How to Incorporate and Embrace Failure in Your Music Studio
by McKenzie Clawson
Failure is difficult for my many of my students. Every time I try to stretch them by asking a difficult question or introducing a new technique I can see the fear in their eyes. Their minds freeze and their muscles tense and all of a sudden they can’t play at all.
I’ve had transfer students who have had bad experiences at recitals and refuse to perform again. I try to teach my students the importance of failure almost as often as I teach them the importance of intonation.
I want them to be willing to try things that are hard for them (in all aspects of their lives, not just violin), and I know that won’t happen until they are willing to make mistakes.
I understand how my students feel because I am the same way. I am a recovering perfection-aholic (oh, how I wish that was a word.) Several years ago when I was just starting to build up my studio I was talking to my teacher about my fear of doing it wrong. I was worried that I was going to ingrain in my students some serious technical bad habits. I was painfully aware of how little I knew about teaching compared to all the master teachers who taught me. Her reply completely changed my attitude. She said, “You’re going to mess up your students sometimes. Just accept it and move on.”
When I decided that it was okay to make mistakes I actually started teaching better. I was willing to make subtle course corrections week by week instead of insisting on ideas that did not work. Most of my students have stayed with me long enough to fix any problems I’ve created. Others moved on to other wonderful teachers who can fill in my gaps. And that is okay with me. Going through this I decided that I needed to actively teach my students how to fail so they didn’t up an anxious mess like me.
If you are willing to come with me and take the leap (or stumble) into teaching your students how to embrace their mistakes, here are some ideas to keep in mind:
Keep Your Self-Esteem to Yourself
If your sense of worth is wrapped up in your students’ success as a musician, it will be much harder to give your students room to make a few of their own mistakes. Your self-worth comes from what you do (not from what they do). Sometimes amazing teachers have students that don’t play very well. If they want to perform a brand new song at show-and-tell, don’t try to talk them out of it. It doesn’t make you a failure when they play badly. (And they may learn the importance of performing what they already know well.)
Keep Your Priorities Straight
One of my favorite quotes from Dr. Suzuki is, “It is necessary to be concerned about the importance of educating a really beautiful human spirit.” On the occasion where I feel like I have to choose between creating an incredible musician and teaching kindness and patience, guess which one I want to choose.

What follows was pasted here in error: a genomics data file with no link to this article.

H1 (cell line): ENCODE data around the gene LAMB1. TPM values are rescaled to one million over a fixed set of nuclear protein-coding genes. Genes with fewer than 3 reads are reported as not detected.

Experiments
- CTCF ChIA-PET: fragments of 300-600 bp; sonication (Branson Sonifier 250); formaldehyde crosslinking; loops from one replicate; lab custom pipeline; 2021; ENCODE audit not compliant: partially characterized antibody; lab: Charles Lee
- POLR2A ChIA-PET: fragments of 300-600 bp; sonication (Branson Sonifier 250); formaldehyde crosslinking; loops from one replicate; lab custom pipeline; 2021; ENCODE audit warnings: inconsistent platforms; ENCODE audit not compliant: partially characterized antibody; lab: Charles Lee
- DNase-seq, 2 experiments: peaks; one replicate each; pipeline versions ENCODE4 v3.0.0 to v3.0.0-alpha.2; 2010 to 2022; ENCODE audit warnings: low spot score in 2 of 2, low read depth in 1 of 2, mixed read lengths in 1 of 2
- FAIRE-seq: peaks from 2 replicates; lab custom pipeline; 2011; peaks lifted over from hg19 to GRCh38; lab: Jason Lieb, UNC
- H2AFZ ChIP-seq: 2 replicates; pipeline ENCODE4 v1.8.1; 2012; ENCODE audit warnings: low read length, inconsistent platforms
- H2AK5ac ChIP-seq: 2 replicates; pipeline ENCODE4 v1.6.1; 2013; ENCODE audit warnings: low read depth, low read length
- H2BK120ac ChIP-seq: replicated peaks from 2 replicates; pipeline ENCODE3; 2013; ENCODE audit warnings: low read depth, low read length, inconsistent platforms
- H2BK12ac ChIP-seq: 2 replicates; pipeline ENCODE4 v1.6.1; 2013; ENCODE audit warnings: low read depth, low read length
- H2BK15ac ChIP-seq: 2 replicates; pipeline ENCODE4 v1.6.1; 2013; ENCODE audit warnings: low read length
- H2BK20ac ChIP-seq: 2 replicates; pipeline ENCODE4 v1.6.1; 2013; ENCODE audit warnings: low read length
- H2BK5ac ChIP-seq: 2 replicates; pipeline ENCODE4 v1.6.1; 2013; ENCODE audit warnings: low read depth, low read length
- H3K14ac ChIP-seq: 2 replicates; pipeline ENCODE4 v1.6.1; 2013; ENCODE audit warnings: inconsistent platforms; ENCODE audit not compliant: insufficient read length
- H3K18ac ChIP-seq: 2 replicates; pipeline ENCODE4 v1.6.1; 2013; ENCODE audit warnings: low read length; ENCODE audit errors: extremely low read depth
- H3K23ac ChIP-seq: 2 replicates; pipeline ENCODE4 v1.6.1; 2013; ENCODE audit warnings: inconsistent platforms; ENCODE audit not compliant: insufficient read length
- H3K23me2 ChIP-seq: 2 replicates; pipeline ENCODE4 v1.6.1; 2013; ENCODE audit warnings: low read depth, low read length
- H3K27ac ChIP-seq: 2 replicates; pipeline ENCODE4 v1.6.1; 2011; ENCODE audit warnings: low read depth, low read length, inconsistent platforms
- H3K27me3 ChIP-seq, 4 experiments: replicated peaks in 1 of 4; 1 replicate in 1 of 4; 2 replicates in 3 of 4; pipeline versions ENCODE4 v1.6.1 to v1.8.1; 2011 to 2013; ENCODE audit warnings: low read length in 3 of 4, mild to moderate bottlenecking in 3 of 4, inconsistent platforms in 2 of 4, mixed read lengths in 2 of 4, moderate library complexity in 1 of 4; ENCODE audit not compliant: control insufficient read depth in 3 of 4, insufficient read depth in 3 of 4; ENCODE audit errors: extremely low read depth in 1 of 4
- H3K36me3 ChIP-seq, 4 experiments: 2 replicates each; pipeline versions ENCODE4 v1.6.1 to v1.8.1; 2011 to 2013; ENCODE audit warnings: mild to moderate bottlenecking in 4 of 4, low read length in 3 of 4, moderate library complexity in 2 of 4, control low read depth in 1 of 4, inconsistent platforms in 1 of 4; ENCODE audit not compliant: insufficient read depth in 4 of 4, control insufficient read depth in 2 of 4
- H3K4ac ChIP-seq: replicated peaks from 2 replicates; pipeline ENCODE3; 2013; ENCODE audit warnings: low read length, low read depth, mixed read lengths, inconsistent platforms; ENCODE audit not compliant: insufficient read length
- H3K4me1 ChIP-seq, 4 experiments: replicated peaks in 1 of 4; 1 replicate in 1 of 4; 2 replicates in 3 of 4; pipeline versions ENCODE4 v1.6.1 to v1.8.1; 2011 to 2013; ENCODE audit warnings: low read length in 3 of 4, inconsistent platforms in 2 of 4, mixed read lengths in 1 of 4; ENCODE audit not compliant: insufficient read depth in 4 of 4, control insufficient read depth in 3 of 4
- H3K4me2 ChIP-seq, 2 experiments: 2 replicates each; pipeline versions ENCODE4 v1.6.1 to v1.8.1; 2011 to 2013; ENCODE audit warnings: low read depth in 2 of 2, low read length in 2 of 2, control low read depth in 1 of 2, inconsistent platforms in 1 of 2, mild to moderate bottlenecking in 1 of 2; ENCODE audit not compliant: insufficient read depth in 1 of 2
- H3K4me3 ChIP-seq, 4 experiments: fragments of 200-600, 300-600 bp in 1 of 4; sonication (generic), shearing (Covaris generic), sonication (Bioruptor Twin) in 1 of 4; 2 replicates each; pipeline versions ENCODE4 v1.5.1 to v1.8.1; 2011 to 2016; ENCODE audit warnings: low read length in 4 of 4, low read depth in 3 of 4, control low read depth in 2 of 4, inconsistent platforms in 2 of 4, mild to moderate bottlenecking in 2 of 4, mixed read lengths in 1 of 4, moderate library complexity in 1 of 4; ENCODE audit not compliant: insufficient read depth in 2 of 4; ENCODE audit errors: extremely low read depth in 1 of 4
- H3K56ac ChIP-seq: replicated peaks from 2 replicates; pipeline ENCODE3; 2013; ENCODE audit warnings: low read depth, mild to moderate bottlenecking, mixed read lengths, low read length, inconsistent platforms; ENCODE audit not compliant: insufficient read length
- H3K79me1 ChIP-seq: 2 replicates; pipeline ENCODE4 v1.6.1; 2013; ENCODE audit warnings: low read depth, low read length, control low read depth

Model Good Behavior
If you make a mistake (play the wrong note, explain something in a really convoluted way, call them by the wrong name…), laugh about it and apologize. Show them that you make mistakes all the time and that it is just part of life.
Explain What Their Mistakes Taught You
Explain to them that the crazy scratchy sound they just heard came from a stiff elbow or the out of tune shift came from a tense thumb, etc. I’m constantly telling my students that mistakes are information, not character judgments.
One Point Lessons
When you are focused on fixing a bowing or posture or whatever it is, resist the urge to fix anything else at the same time. This can be so hard for me, especially if there is an intonation problem. Allow them do some things badly so they can focus on doing one thing well. Give them a little bit of space to work through the problem. It’s okay to give nonverbal reminders of other aspects of performance (a gentle touch on their thumb, playing the spot with the correct intonation) but try to use your hands and keep your mouth shut.
By no means do I think that you should let your students play badly long term. I embrace imperfection in the day to day practicing and week to week lessons as a tool to create beautiful sound (and beautiful souls) over the course of years. Beautiful music simply takes time and while we all wait, we can have patience with our own imperfect selves.
Do your students have a fear of failure? What have you done to help them overcome it?
About the Blogger:
McKenzie Clawson has taught students of all ages, from preschoolers to retirees, in her private studio and as adjunct faculty at Utah State University. Ms. Clawson has been influenced by all of her teachers, especially Rebecca McFaul of the Fry Street Quartet and her Suzuki Teacher Trainers, Cathy Lee and Allen Lieb. She lives in Logan, UT with her husband, Bradley Clawson, and their baby daughter.
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